Martha Graham (1894-1991), born on this day in Allegheny, Pennsylvania, was first inspired to dance by pioneer Ruth Saint-Denis' exotic Epytia performance.
"Miss Ruth opened a door for me and I saw into life," Graham explained.
A dancer, choreographer, and teacher, Graham gained world acclaim with her company, the Martha Graham School of Contemporary Dance, which opened in 1927.
One of her most important works, Letter to the World, was an interpretation of Emily Dickinson's poetry. Graham examined the inner life of the famous poet and celebrated feelings beyond Dickinson's gentle words, "Judge Tenderly--of Me."
Graham was inspired by ancient ritual and myth and believed dance was "the hidden language of the soul of the body." As she brought drama to modern dance from the female point of view, she boldly contradicted classical dance rules.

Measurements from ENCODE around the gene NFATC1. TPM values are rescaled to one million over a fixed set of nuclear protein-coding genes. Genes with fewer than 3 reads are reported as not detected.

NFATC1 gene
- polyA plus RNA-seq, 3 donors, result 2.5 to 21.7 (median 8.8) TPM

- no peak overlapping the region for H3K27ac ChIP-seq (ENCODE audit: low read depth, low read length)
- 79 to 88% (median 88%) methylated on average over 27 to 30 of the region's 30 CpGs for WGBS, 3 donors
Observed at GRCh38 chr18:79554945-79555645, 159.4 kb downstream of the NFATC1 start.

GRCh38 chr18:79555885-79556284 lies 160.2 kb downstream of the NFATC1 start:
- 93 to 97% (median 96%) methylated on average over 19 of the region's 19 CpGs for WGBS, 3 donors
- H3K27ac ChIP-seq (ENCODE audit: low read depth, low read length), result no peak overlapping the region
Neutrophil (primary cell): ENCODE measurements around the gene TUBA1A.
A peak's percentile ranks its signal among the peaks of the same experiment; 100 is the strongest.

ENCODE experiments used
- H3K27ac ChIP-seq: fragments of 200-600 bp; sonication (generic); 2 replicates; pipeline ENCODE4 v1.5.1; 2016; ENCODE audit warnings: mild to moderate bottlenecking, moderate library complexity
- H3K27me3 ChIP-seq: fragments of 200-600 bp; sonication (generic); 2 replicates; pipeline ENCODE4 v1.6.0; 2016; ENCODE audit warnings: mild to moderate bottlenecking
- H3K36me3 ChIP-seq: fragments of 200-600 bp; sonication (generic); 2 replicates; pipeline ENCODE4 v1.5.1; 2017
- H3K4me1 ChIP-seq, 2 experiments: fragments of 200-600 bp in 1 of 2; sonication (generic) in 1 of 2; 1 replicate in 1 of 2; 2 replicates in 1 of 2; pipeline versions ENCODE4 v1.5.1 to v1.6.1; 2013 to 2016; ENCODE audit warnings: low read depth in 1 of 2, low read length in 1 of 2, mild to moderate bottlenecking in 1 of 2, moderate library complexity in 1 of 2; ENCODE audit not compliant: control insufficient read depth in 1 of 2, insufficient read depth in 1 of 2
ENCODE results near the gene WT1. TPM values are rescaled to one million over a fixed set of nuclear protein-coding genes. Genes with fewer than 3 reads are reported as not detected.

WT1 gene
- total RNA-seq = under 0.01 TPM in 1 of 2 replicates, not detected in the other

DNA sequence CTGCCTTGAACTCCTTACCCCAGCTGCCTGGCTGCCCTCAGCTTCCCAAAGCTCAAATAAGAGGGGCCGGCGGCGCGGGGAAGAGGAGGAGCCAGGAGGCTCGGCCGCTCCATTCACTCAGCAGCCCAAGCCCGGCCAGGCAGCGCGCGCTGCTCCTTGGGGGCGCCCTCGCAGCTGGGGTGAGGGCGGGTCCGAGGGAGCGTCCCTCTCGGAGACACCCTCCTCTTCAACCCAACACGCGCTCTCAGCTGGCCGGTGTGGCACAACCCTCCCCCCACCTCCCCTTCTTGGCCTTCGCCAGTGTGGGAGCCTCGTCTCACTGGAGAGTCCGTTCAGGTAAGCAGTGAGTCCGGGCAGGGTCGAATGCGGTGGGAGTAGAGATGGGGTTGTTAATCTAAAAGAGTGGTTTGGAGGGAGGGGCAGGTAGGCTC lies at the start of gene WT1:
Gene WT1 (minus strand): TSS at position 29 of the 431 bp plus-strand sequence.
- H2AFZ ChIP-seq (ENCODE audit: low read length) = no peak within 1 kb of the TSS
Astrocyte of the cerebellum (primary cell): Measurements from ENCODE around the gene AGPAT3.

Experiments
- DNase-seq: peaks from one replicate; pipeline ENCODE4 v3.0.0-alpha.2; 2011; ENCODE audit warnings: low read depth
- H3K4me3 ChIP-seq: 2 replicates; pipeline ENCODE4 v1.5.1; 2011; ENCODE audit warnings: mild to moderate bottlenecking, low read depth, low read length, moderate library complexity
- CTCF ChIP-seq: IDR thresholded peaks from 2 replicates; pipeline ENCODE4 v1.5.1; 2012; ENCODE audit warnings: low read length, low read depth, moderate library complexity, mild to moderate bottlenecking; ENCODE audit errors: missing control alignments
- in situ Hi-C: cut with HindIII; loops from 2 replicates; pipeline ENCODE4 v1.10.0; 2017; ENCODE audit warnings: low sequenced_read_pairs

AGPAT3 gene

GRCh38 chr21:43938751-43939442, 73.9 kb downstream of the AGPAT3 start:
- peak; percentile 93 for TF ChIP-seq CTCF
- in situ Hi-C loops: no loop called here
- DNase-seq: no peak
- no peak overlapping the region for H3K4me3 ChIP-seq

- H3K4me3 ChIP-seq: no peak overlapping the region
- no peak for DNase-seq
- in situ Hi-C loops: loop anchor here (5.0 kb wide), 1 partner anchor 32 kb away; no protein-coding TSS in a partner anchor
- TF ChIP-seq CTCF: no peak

Her creation of powerful movement lasted over 70 years, until her death at 96. "Age," she said, "is the acceptance of the term of years. But maturity is the glory of years."
With passion, she produced 181 original ballets, including works based on Freudian and Jungian themes and historical and folk characters. She weaved magic about life, death, love, and rebirth.
"There is a vitality, a life force, an energy, a quickening, that is translated through you into action," she celebrated, "and because there is only one of you in all time, this expression is unique. And if you block it, it will never exist through any other medium and will be lost."
More Martha GRAHAM Quotations
Use your body to communicate the words of your soul.